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In Act I of "An Inspector Calls" how does Priestley use dramatic devices to convey his message to the audience and involve them in the play?

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Introduction

In Act I of "An Inspector Calls" how does Priestley use dramatic devices to convey his message to the audience and involve them in the play? "An Inspector Calls" is a play written in 1945 and set in 1912. The plot is based on a high-class family and each of their contributions to the suicide of a young working-class girl. The play begins with a family dinner party held by Arthur Birling, to celebrate the engagement of his daughter. There is a ring of the doorbell, and the pleasant scene changes to an uncomfortable interrogation as Inspector Goole enters. As the play unfolds, the audience find out how each member of the family is connected with the development of Eva Smith's suicide. Although J.B Priestley wrote "An Inspector Calls" in 1945, he deliberately set it in 1912 to influence people's ideas about society. He was worried about the living conditions of the working classes, portrayed by Eva, and the way the higher classes behaved, portrayed by Gerald and the Birlings. The dramatic devices in the play include the "sharp" ring of the doorbell, interrupting Mr. Birling's speech of his capitalist ideals, when he says "A man has to mind his own business and look after himself and his own" The introduction of the Inspector after this had been said is very significant to show Priestley's socialist views contrasting Birling's capitalist views. ...read more.

Middle

This creates suspense in the audience, and makes them wonder: 'what will happen next?' This question always leads to the audience wanting to keep watching. Priestley's language contains biblical references, which might suggest how sacred and important socialist views are, compared to capitalist views. Christianity is much more like socialism because it is about 'loving thy neighbor as thyself'. He uses the reference; "we are members of one body," which is part of a catholic communion prayer. This means that we are all alike in the view of God, and that diversity does not exist in God's eyes. The church is often referred to as 'a body' with each member playing an important part. Another biblical reference he uses is "fire and blood and anguish," which is a reference to hell and links to World War 1. He also unites the Inspector and the audience by using the personal plural pronoun "we", which highlights his activist, socialist views on the idea of community. The Inspector is not classed as a character as he is more of a vehicle for conveying Priestley's socialist message. He seems to want the family to profess their moral wrongdoings more than a crime they have committed. His name is "Inspector Goole", which may be a homophone for "In-Specter Ghoul". ...read more.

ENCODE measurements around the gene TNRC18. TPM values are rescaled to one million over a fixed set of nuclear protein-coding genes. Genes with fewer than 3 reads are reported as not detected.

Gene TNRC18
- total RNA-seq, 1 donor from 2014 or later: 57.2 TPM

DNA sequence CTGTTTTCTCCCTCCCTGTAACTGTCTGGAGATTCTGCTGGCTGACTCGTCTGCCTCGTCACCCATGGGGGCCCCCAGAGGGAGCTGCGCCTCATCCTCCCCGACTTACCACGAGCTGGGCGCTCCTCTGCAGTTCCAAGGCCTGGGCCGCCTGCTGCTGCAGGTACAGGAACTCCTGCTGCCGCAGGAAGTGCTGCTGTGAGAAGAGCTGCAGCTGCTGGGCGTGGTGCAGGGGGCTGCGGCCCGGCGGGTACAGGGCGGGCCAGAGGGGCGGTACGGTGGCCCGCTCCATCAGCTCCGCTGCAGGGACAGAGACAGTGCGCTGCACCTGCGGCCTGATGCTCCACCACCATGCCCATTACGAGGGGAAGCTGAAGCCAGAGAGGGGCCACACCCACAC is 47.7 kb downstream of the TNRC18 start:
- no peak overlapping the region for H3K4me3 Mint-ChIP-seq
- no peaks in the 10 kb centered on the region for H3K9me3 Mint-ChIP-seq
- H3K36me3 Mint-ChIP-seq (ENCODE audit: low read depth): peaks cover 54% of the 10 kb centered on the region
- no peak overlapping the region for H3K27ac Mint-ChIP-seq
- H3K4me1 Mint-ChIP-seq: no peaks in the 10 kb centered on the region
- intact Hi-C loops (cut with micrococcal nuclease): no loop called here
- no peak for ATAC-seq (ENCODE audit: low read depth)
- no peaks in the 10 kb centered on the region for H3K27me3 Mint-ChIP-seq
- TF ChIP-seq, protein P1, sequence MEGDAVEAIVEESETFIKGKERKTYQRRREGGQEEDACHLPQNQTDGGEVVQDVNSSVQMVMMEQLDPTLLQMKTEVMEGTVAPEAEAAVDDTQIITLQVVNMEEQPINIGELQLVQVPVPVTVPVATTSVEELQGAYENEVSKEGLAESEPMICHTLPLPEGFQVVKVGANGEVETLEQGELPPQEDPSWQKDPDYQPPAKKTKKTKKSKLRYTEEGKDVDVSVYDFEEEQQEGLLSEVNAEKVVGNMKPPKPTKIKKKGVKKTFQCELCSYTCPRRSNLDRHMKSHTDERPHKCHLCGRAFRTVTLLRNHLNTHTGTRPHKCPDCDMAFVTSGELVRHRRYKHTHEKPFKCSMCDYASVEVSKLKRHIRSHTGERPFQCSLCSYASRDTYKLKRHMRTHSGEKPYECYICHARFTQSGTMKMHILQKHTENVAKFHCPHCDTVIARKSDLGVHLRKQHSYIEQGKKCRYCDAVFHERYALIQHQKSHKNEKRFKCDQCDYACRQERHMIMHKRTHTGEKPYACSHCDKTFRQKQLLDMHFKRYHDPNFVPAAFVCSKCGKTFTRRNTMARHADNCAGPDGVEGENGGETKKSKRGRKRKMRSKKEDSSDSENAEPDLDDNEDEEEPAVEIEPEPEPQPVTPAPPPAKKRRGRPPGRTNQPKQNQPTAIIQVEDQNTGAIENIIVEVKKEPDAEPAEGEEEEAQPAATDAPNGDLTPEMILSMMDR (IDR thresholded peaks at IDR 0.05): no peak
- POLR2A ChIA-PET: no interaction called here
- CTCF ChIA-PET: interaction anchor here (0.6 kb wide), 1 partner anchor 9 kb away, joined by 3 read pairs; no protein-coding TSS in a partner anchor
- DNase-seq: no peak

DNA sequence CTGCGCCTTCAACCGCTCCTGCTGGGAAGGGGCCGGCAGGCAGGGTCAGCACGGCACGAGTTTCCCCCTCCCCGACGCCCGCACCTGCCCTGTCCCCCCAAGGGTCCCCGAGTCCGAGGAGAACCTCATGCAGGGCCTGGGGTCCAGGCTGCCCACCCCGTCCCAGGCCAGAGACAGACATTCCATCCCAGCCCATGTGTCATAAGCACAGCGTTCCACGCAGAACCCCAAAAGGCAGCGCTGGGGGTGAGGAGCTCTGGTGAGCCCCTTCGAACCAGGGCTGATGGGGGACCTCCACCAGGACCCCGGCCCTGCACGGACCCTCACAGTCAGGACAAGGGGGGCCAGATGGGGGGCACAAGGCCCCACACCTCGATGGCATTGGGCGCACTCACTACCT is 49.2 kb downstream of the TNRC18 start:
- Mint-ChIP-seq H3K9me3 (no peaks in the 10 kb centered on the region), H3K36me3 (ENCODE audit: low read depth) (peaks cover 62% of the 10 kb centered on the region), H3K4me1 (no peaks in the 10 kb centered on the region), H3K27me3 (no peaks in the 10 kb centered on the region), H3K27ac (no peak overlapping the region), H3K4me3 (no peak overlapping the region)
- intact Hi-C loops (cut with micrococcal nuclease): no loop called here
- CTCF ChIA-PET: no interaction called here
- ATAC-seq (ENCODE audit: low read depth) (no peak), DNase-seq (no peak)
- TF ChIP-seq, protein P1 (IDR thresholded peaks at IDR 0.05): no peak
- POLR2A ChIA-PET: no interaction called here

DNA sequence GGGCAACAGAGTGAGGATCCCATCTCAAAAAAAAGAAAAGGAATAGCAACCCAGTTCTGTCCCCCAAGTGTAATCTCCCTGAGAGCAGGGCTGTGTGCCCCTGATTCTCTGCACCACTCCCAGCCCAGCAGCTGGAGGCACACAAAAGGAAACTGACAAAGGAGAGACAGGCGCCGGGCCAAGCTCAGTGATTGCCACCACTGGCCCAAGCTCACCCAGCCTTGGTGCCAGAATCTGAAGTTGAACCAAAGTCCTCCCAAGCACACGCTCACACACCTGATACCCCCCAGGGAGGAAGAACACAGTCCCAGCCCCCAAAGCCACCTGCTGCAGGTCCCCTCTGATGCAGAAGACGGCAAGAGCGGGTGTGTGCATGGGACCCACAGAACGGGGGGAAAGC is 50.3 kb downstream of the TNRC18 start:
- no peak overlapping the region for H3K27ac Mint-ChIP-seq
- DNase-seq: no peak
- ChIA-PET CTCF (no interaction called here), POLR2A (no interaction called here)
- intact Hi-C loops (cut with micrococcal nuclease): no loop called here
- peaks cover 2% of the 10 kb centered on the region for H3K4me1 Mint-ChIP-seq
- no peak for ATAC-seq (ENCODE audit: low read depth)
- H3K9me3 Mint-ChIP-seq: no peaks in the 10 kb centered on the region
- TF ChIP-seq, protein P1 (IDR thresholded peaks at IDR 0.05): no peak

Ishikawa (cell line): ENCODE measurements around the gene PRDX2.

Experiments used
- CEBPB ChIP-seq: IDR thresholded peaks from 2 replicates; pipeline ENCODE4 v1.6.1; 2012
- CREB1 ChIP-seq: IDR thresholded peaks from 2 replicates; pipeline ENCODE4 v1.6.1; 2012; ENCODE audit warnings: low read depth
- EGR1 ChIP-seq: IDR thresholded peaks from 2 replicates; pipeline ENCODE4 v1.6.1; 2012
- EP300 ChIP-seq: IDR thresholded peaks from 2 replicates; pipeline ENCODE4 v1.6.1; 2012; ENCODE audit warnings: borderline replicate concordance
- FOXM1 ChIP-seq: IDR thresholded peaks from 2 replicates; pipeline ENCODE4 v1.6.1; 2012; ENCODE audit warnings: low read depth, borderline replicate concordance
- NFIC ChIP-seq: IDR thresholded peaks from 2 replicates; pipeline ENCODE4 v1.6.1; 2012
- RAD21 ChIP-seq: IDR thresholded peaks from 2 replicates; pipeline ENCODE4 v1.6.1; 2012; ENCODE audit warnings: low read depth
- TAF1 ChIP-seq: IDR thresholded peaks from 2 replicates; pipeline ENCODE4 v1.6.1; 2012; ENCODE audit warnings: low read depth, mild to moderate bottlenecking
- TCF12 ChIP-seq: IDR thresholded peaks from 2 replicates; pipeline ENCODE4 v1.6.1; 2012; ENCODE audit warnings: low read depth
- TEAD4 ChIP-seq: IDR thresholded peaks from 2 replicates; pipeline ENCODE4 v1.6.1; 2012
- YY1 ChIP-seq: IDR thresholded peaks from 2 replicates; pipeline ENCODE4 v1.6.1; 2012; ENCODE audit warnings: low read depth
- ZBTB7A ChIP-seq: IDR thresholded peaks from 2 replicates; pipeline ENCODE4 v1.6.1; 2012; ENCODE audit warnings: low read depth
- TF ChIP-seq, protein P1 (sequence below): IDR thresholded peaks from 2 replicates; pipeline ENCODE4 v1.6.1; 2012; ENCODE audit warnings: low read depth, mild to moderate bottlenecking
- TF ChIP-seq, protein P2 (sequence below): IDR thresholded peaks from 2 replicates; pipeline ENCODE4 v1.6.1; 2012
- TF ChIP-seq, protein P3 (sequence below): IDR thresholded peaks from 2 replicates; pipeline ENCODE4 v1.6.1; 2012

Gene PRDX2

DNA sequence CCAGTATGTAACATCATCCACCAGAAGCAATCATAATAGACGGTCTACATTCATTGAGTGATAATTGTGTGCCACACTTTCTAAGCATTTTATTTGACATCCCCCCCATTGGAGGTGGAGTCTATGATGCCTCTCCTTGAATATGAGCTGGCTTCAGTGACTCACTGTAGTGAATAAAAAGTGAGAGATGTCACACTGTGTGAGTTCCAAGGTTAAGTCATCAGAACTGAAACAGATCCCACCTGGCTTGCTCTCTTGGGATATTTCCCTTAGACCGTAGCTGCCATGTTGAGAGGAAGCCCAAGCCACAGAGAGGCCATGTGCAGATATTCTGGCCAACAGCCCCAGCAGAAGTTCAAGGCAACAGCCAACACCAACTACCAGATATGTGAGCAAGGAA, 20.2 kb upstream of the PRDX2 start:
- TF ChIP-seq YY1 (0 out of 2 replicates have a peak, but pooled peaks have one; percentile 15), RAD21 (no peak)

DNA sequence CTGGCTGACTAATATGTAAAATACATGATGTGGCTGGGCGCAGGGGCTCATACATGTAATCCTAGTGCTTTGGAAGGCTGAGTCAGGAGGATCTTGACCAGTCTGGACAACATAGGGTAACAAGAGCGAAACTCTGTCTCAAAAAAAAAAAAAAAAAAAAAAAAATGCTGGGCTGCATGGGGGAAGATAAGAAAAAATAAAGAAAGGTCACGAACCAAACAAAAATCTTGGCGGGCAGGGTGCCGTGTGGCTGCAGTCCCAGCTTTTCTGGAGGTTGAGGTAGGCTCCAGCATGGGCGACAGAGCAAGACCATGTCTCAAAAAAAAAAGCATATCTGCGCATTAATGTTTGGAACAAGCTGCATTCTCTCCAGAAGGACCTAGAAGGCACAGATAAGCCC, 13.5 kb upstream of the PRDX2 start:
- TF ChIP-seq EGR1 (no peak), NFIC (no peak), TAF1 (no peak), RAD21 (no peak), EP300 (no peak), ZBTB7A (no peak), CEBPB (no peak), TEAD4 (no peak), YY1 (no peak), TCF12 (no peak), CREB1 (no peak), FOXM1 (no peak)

Conclusion

Eva was exploited selfishly, as every member of the family (including Gerald) exploited her by ignorance, hatred, and especially greed. Status and wealth were more important and more valued than people when it came to this family. Mr. and Mrs. Birling did not feel any sympathy for Eva even after they found she had committed suicide. This is shown by their snobby attitude to the Inspector, and how they are not sorry for their snobby attitude towards Eva. "You're quite wrong to suppose I shall regret what I did" Overall, I think the play was very effective in the way Priestley conveyed his message, which made me think about how our community today acts towards each other. Something that kept me involved in the play was the wonder of what was going to happen to the Birlings. Whilst going through the play, I thought about how the story would finish, and did not expect the ending to be such a big twist! After the final curtain fall, I imagined what would happen to the characters once the second Inspector had come, and thought about the same questions being asked again, but I suppose not in quite such a curt way, and their fears of "public scandal" would come to life. I think the play was thought provoking and excellently written. ?? ?? ?? ?? Sonya Woods 10S English GCSE coursework Page 1 ...read more.

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